The Magnificent Seven (2016) / Western-Action

MPAA Rated: Rated PG-13 for extended and intense sequences of Western violence, and for historical smoking, some language and suggestive material
Running Time: 132 min.

Cast: Denzel Washington, Chris Pratt, Haley Bennett, Peter Sarsgaard, Ethan Hawke, Byung-hun Lee, Vincent D'Onofrio, Manuel Garcia-Rulfo, Martin Sensmeier, Luke Grimes, Matt Bomer
Director: Antoine Fuqua
Screenplay: Nic Pizzolatto, Richard Wenk

Review published September 24, 2016

The Magnificent Seven is a remake of a classic Western of the same name from 1960, which itself is a remake of a classic samurai masterpiece, The Seven Samurai, by Akira Kurosawa.  Antoine Fuqua takes the director's chair, reuniting with Denzel Washington for the third time, after Training Day (which also features Ethan Hawke), and The Equalizer (which also features Haley Bennett).  Although updated to make the main team of heroes more ethnically diverse, this disposable-but-not-unenjoyable 2016 update retains an old-fashioned Western sensibility that will likely please those nostalgic for a return to the genre the way it used to be, embracing the formula they know quite well.

Set in the year 1879, this new version moves the action from feudal Japan and Mexico to a struggling new town called Rose Creek, who are being bled dry and forced to leave or die from a ruthless and iron-fisted land baron named Bartholomew Bogue (Sarsgaard), who is looking to continue amassing riches by getting rid of the meek residents of the town to further set up his gold-mining operation. When Bogue's attempts to terrorize the people of Rose Creek into leaving turn deadly, recently widowed Emma Cullen (Bennett) seeks righteousness and revenge by enlisting the services of fearless duly-appointed warrant officer Sam Chisolm (Washington) to help protect the town and put an end to Bogue's murderous ways. With the local sheriff and deputies on his payroll, and an army of desperadoes to protect Bogue, Chisolm knows he's going to need a formidable team on his side as well, soon enlisting the services of a ragtag group of skilled gunfighters, as well as to train the town of mostly pacifists on how to fight for the town that's rightfully theirs.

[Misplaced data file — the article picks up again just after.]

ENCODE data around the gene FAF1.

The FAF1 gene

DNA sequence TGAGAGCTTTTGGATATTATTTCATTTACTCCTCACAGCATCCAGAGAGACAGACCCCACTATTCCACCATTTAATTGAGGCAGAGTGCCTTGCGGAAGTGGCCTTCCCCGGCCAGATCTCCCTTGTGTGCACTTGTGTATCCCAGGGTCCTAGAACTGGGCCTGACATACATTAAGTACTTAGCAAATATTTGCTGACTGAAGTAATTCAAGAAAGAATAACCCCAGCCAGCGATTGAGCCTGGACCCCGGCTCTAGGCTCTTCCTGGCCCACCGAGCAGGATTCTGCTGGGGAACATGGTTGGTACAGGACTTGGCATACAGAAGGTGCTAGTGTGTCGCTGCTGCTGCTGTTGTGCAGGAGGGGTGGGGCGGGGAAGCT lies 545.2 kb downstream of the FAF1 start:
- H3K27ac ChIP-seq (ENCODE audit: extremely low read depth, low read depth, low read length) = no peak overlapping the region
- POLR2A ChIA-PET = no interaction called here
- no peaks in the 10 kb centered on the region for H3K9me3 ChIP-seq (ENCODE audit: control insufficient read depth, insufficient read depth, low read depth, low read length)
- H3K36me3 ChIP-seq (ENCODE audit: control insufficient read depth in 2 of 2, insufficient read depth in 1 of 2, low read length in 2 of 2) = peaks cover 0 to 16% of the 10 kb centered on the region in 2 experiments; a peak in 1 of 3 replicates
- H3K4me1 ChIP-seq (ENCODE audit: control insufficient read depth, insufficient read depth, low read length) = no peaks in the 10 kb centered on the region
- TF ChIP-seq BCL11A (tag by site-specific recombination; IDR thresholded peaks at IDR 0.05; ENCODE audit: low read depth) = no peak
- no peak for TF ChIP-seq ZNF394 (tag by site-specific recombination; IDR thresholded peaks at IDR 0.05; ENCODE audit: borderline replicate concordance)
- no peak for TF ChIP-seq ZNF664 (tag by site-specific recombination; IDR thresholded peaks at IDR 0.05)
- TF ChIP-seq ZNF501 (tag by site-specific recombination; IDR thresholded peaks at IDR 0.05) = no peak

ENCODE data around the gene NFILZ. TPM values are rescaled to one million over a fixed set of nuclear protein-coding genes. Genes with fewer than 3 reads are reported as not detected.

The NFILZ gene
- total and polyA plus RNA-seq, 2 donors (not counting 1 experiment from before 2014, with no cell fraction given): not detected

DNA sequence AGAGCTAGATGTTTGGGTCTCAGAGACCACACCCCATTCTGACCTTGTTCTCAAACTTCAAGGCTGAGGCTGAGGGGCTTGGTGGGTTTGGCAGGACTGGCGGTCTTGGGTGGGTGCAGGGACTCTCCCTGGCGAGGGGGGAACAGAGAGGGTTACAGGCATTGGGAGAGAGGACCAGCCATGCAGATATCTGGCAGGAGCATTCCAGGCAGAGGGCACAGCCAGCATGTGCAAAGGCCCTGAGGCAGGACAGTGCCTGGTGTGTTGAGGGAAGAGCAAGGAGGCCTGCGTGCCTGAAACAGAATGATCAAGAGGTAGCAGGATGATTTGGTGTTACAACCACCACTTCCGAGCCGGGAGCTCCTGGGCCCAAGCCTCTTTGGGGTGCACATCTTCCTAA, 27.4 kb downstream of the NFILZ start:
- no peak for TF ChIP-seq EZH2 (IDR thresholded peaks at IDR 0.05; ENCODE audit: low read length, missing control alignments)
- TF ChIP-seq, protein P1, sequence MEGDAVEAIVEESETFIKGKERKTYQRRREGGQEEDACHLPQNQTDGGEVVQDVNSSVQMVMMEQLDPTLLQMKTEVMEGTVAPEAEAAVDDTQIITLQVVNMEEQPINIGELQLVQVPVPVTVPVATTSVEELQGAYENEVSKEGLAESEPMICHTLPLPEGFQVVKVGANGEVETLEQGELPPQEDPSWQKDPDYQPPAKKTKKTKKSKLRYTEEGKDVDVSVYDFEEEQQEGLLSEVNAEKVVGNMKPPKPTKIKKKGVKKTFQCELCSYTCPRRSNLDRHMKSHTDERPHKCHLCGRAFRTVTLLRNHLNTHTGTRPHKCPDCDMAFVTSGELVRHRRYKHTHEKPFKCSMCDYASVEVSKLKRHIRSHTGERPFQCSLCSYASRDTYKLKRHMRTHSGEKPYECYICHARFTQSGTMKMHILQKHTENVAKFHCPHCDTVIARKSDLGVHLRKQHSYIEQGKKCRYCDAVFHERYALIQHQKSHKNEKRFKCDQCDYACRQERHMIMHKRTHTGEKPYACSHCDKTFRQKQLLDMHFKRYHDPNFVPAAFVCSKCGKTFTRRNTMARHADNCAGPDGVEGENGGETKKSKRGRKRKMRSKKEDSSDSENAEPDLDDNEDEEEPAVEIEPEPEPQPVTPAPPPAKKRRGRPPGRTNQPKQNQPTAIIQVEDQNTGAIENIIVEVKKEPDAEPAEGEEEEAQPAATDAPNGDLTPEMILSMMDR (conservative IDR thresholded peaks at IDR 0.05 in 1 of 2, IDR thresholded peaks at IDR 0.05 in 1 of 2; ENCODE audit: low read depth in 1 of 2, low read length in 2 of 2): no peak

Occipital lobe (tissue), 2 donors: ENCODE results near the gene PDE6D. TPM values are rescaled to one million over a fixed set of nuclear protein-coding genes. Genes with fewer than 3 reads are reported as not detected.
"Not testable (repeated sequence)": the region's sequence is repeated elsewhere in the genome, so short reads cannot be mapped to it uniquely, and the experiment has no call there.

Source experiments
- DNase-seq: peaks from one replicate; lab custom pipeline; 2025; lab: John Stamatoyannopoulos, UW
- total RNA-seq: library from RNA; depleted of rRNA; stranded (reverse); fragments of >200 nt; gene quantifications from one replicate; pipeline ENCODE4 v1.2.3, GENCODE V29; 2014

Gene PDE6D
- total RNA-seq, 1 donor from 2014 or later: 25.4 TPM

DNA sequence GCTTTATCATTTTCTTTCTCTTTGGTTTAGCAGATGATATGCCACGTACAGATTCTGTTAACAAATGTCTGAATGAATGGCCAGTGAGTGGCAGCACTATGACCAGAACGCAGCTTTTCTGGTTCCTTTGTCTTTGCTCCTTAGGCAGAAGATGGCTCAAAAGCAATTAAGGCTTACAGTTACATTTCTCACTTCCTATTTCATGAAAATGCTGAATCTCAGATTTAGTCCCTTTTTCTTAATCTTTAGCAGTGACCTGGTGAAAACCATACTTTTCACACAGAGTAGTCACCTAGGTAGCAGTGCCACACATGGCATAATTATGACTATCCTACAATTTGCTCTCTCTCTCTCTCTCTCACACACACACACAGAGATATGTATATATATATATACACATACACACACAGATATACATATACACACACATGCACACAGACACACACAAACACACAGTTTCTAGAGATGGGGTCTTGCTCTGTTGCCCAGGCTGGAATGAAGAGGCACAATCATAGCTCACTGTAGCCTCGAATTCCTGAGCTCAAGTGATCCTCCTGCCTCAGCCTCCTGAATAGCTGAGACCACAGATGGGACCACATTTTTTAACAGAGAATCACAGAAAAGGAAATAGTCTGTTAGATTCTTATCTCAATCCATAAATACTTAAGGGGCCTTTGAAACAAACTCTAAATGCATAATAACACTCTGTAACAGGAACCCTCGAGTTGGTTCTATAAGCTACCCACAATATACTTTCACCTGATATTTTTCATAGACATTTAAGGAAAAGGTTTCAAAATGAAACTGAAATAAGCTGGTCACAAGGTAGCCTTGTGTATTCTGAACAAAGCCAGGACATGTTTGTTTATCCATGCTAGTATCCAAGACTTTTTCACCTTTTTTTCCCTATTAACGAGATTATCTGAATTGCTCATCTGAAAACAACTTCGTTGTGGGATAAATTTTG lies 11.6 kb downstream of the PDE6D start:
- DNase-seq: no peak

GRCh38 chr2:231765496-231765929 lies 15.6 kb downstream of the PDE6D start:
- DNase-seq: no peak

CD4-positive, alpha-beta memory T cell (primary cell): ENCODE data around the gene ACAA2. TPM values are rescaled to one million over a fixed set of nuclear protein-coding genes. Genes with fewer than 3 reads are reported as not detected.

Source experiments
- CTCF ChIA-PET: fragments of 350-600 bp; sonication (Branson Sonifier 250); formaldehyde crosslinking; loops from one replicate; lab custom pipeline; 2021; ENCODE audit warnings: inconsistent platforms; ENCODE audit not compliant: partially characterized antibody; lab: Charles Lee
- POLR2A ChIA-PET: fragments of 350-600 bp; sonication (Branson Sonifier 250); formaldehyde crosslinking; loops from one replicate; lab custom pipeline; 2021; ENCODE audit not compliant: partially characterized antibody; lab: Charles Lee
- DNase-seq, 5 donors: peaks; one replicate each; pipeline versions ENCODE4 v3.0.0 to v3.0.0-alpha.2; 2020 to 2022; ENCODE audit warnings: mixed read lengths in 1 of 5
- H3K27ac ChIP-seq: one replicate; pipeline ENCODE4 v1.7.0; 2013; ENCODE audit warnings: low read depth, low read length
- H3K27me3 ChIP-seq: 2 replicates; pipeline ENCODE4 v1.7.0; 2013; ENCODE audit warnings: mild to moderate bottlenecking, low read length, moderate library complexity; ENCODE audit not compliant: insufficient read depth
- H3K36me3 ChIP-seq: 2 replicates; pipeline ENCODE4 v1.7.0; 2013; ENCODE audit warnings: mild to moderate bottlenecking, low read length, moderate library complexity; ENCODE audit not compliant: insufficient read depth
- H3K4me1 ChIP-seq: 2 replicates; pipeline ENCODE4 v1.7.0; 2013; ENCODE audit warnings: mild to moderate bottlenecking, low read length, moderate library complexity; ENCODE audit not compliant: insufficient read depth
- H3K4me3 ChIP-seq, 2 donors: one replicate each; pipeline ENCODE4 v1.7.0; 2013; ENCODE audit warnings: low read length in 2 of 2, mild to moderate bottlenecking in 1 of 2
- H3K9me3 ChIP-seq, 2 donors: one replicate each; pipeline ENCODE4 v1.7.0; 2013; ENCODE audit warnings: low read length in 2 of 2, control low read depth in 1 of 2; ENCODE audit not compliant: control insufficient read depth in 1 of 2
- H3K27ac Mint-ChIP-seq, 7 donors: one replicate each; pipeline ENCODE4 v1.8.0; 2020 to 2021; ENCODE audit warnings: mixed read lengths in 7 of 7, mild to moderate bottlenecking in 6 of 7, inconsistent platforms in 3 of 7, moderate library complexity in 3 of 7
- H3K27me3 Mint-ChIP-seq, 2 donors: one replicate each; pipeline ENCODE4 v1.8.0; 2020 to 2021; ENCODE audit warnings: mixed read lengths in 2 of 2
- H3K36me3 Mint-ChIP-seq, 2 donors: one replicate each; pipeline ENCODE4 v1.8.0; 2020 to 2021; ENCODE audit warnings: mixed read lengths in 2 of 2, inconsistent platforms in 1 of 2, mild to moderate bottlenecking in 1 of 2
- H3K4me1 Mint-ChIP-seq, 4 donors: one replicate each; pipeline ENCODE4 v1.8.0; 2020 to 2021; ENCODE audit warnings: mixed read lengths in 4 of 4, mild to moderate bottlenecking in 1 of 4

Nic Pizzolatto, who created "True Detective" for HBO, and Richard Wenk, who scripted the screenplay for Antione Fuqua's previous outing with Denzel Washington, The Equalizer, provides the adaptation.  It's a predictable storyline, with sketchy and broad characterizations, and little in terms of lived-in backstories except for what the plot necessitates, but it does have a varied cast that is fun to watch exchange banter with one another on occasion. The real attraction to The Magnificent Seven, other than its charismatic cast, is the opportunity for action. This isn't a wall-to-wall actioner, but Fuqua does deliver on a few prolonged set pieces that will deliver for those looking for some good gunplay and explosions, even though the persistent rotation of focus to give each particular member of the "seven" their time to shine can get a bit repetitive. That said, the climax of the film encoaches into overkill, and is full of the film's dumber developments, not the least of which is the introduction of an implausible "weapon of mass destruction" that, logic would dictate, should have been used at the beginning of the main conflict, rather than toward the end. The fact that the townspeople are willing to fight for their town in a manner in which they will likely to results in its destruction is another strategic headscratcher.